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Tuesday, April 22, 2014

ANTHOLOGY 2 - side six

I Am the Walrus - On September 5th, 1967, the group returned to the studio for the first time following Brian Epstein's death and recorded the basic track of this Lennon composition.  This is that backing track - take 16 - plus John's haunting lead vocal from the next day's session, and it is a stunner.  It is as bare bones as possible, featuring only drums, tambourine, electric piano and guitar, but even without producer George Martin's orchestration, the Mike Sammes Singers and the BBC radio performance of King Lear, it is every bit as mesmerizing as the finished master.

The Fool on the Hill (Demo) - Paul recorded this demo alone at the piano.  Melodically, the song is already complete, but the lyrics are far from it.  He opens the song with a musical variation of the "world spinning round" phrase, a nice touch which he dropped before the final version.

Your Mother Should Know - The group had already recorded the basic track of this tune a month or so earlier when Paul decided to do this remake.  It features the composer on harmonium and Ringo playing a military-style beat throughout.  Paul ultimately thought better of it and returned to the original version as the basis for the master.

The Fool on the Hill (Take 4) - This is a proper recording of the song with overdubs (one of them being Paul playing the recorder), though the lyrics are still a work-in-progress.  The interesting opening musical phrase is also still present, but this version would be scrapped and the entire song remade a day later.

Hello, Goodbye - Here is one of those Anthology creations combining multiple takes in a way that was never intended by the Beatles themselves.  Though we are able to hear portions of the song differently than we usually hear them, it is not that interesting to me except for George's very active guitar part, much of which was edited out of the master.

Lady Madonna - The same approach is taken with the early 1968 single, although there are not nearly as many layers of sound on this recording.  We do get a little extra bit of saxophone at the end of the number, as well as a final, hearty "Lady Madonna" from either Paul or John.

Across the Universe - The sessions that produced Lady Madonna also yielded this gorgeous Lennon number, though never quite to the composer's satisfaction.  This is take 2, which I feel is superior to either of the officially released versions - one produced by George Martin, the other by Phil Spector - in that it captures the gentle, ethereal quality of the song far better.  It features George on sitar and numerous other acoustic stringed instruments (is one of them an autoharp?) as well as some simple percussion.  The song is a difficult one to sing, and John is often running out of breath as he learns how to phrase it.  Had the group continued with this arrangement, Lennon might have been better pleased with the result.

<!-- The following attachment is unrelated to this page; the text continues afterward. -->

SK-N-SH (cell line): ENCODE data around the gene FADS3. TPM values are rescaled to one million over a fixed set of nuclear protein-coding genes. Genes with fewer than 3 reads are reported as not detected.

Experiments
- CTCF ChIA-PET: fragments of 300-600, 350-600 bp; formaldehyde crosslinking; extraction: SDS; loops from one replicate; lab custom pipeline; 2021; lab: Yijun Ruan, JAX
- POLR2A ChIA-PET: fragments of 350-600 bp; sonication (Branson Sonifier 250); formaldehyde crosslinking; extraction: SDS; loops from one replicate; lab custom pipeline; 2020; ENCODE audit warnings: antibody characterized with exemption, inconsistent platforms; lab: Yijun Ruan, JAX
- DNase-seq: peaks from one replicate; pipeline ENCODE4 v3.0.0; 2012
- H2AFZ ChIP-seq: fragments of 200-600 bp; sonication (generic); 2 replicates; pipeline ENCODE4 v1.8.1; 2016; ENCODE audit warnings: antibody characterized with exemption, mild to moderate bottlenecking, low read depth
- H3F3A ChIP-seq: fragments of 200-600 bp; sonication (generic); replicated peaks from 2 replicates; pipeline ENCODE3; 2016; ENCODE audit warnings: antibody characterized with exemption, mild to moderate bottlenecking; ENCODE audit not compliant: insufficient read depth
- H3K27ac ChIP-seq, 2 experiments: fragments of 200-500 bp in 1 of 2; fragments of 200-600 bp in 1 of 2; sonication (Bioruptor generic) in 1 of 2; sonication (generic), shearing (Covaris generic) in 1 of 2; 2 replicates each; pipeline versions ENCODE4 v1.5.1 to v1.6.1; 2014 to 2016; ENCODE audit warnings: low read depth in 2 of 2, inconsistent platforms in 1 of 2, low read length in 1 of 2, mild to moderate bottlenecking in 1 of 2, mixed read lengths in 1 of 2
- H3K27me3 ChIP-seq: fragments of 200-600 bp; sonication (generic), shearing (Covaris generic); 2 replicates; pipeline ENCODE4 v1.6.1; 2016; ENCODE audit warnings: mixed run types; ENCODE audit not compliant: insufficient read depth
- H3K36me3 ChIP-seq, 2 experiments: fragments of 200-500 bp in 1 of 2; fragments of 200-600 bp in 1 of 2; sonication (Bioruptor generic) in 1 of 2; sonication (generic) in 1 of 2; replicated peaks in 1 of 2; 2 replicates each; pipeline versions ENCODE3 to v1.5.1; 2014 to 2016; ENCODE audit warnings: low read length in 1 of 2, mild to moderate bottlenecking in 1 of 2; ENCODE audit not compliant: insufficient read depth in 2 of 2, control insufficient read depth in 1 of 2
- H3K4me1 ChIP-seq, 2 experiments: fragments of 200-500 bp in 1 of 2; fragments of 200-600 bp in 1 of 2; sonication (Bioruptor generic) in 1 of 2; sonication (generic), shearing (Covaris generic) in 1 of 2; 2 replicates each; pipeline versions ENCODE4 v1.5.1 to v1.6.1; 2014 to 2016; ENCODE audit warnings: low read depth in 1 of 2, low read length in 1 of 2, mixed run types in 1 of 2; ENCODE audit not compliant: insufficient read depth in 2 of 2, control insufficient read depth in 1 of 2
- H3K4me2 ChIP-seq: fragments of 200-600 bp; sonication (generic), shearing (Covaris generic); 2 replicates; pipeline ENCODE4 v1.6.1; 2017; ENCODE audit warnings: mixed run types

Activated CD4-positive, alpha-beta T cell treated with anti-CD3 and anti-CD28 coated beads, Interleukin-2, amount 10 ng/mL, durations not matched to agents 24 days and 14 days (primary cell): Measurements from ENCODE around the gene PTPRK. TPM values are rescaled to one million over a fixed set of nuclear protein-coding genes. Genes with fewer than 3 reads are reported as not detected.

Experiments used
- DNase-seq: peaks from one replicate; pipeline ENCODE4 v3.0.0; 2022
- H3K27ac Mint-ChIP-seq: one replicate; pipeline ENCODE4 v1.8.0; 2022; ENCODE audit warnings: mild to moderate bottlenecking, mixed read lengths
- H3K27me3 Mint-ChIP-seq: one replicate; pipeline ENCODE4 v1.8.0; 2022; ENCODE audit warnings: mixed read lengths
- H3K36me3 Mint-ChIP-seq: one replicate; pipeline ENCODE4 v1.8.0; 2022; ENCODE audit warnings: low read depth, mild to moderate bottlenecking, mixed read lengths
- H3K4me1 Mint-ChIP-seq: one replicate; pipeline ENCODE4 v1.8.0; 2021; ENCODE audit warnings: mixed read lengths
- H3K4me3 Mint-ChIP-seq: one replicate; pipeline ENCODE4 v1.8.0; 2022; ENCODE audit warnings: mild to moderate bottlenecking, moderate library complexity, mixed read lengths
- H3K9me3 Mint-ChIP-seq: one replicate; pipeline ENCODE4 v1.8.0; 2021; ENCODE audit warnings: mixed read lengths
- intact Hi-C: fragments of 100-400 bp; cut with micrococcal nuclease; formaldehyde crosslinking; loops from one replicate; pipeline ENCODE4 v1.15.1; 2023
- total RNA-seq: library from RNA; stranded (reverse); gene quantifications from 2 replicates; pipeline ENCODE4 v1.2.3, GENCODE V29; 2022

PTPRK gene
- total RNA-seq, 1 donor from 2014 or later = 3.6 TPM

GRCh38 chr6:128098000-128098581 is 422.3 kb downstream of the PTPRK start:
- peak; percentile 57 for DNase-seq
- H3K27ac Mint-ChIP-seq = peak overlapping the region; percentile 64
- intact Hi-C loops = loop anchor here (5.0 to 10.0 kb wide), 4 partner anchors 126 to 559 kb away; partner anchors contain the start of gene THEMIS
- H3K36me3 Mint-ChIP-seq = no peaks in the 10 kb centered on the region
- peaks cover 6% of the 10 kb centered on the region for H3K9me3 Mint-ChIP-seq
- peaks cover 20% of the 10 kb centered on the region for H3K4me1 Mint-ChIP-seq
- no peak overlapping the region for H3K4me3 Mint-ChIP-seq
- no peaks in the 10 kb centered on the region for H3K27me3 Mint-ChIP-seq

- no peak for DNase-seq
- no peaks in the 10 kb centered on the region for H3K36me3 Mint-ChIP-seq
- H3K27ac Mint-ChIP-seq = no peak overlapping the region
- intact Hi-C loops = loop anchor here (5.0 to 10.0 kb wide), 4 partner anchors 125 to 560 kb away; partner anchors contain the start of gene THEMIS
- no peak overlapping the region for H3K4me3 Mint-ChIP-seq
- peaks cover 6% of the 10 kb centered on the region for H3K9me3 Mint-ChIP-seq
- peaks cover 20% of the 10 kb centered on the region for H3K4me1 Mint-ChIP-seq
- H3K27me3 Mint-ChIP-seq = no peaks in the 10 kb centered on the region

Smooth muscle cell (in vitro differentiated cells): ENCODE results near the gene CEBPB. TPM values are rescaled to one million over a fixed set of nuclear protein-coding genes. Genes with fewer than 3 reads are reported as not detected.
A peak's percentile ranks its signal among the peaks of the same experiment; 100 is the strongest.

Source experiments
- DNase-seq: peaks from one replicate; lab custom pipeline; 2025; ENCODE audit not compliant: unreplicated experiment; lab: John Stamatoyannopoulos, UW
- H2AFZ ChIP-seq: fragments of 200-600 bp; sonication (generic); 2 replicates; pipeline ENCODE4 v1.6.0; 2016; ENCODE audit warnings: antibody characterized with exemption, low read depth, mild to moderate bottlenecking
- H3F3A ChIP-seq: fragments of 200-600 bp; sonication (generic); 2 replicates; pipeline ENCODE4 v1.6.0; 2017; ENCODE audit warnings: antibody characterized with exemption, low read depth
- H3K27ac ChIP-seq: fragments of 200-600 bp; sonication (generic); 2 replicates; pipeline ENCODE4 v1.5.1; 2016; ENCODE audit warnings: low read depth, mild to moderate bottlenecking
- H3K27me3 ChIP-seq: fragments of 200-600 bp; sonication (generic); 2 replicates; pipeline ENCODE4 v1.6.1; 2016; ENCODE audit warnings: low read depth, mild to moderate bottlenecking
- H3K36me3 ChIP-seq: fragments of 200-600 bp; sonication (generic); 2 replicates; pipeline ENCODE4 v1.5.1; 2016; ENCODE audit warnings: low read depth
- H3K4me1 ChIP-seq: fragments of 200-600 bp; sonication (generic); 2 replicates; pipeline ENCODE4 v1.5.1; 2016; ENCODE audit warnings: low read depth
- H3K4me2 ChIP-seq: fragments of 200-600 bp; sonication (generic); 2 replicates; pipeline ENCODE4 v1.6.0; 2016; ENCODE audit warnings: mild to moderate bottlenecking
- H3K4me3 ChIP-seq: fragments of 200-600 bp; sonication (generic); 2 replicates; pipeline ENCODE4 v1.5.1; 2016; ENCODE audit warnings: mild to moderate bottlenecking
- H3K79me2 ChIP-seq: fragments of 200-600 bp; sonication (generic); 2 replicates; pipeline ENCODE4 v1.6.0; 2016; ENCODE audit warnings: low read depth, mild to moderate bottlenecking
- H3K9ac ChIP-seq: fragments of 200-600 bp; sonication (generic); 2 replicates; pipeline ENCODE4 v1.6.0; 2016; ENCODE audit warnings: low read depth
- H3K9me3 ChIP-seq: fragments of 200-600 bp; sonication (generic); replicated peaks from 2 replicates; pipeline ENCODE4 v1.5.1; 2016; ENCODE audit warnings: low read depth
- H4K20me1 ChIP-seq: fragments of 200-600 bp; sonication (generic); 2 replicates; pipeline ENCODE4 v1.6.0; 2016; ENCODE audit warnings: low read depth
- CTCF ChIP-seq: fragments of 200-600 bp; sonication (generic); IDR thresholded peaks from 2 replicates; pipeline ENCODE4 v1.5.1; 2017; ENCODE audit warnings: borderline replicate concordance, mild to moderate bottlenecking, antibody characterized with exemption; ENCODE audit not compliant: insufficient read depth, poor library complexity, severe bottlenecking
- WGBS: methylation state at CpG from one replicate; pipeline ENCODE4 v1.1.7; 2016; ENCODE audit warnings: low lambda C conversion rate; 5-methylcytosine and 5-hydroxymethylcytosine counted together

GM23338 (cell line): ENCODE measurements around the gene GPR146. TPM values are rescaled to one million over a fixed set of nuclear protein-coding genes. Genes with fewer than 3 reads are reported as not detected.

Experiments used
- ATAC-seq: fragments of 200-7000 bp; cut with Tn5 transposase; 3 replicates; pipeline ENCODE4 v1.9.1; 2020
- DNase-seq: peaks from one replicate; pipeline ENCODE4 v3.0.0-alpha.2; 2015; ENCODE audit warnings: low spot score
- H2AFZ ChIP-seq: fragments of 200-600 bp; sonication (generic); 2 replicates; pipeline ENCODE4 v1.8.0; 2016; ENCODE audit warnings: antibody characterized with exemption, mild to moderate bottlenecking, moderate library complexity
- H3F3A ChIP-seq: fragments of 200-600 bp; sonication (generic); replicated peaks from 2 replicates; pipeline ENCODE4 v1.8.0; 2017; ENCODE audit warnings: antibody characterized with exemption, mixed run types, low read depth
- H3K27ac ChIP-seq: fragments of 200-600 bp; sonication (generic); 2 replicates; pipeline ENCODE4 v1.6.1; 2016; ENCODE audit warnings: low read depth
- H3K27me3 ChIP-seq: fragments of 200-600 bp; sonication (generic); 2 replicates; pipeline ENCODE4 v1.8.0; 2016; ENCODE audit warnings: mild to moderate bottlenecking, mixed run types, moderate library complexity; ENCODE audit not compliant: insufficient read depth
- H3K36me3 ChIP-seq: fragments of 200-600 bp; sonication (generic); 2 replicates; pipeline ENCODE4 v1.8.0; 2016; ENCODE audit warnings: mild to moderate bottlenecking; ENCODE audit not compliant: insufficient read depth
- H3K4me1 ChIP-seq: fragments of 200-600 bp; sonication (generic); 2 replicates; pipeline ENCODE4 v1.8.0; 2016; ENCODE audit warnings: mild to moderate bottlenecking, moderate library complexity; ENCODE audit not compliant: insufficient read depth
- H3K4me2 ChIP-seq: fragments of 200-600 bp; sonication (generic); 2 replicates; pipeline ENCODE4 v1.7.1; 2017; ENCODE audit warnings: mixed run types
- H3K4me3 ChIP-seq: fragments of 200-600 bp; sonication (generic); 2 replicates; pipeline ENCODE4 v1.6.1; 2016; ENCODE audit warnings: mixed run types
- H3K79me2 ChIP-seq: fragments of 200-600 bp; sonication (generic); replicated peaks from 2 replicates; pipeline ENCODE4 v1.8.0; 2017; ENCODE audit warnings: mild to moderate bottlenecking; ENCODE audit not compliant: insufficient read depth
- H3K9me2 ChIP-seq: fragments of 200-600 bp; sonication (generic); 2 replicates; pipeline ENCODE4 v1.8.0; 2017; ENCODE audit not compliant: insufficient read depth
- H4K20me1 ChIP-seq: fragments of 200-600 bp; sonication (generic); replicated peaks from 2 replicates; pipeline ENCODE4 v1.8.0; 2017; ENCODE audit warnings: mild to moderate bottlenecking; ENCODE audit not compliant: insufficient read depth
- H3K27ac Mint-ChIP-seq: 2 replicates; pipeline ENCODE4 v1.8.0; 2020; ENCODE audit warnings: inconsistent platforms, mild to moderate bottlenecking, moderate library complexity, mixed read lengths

Tuesday, April 1, 2014

ANTHOLOGY 2 - side five

Being for the Benefit of Mr. Kite (Takes 1 & 2) - The first two takes of this Lennon composition quickly break down, but the fascinating stuff lies in between as Paul gives John some advice on how to sing the phrases of the song.  John, sounding almost embarrassed, laughs it off, yet a listen to the master version reveals how much respect he actually gave to his longtime partner.

Being for the Benefit of Mr. Kite (Take 7) - This is the backing track of that master version with Paul on bass, Ringo on drums and producer George Martin on harmonium.  At the end, it switches to a new mix of the swirling calliope part from the master, although it fades out before coming to a full stop as the released version does.

Lucy in the Sky with Diamonds - This Anthology track combines parts of takes 6, 7 and 8 including Paul on the Hammond organ, George on tamboura, plus guitar and drums.  John wrote the lead vocal part at the top of his range, and he strains to hit the notes on this guide vocal, singing the song in a staccato style.  Mark Lewisohn relates in The Beatles: Recording Sessions that Paul once again gave the composer some advice on how to sing his own song and John listened, resulting in a smoother, dreamier reading on the master.

Within You Without You (Instrumental) - We get to hear this collaboration from the two Georges - Harrison and Martin - minus the vocals, giving us a chance to savor the complex arrangement and interplay of Eastern and Western instruments so groundbreaking for its time.  The track is about twenty seconds longer than the released version due to a few extra measures between some sections.

Sgt. Pepper's Lonely Hearts Club Band (Reprise) - On April 1st, 1967, the band quickly recorded this faster version of the title song to round out the album after more than four months of sessions.  The master, take 9, features Paul, John and George singing in unison, but here on take 5, Paul sings a guide vocal solo.

You Know My Name (Look Up the Number) -The Anthology presents the wackiest of all Beatles songs in stereo for the first time.  It belongs at this point in the chronology because the instrumental backing for this comedy number was recorded in five parts in May and June of '67, though John, Paul and Mal Evans did not add vocals until April of '69, John edited it for release as a potential Plastic Ono Band single in November of '69 and it finally appeared as the B-side of the group's final single Let It Be in March of 1970.  We get to hear an extended opening section, one section that did not make it to the master version featuring lively off-beat syncopation and truncated versions of two familiar sections.  Paul's glorious lounge-lizard section is thankfully untouched.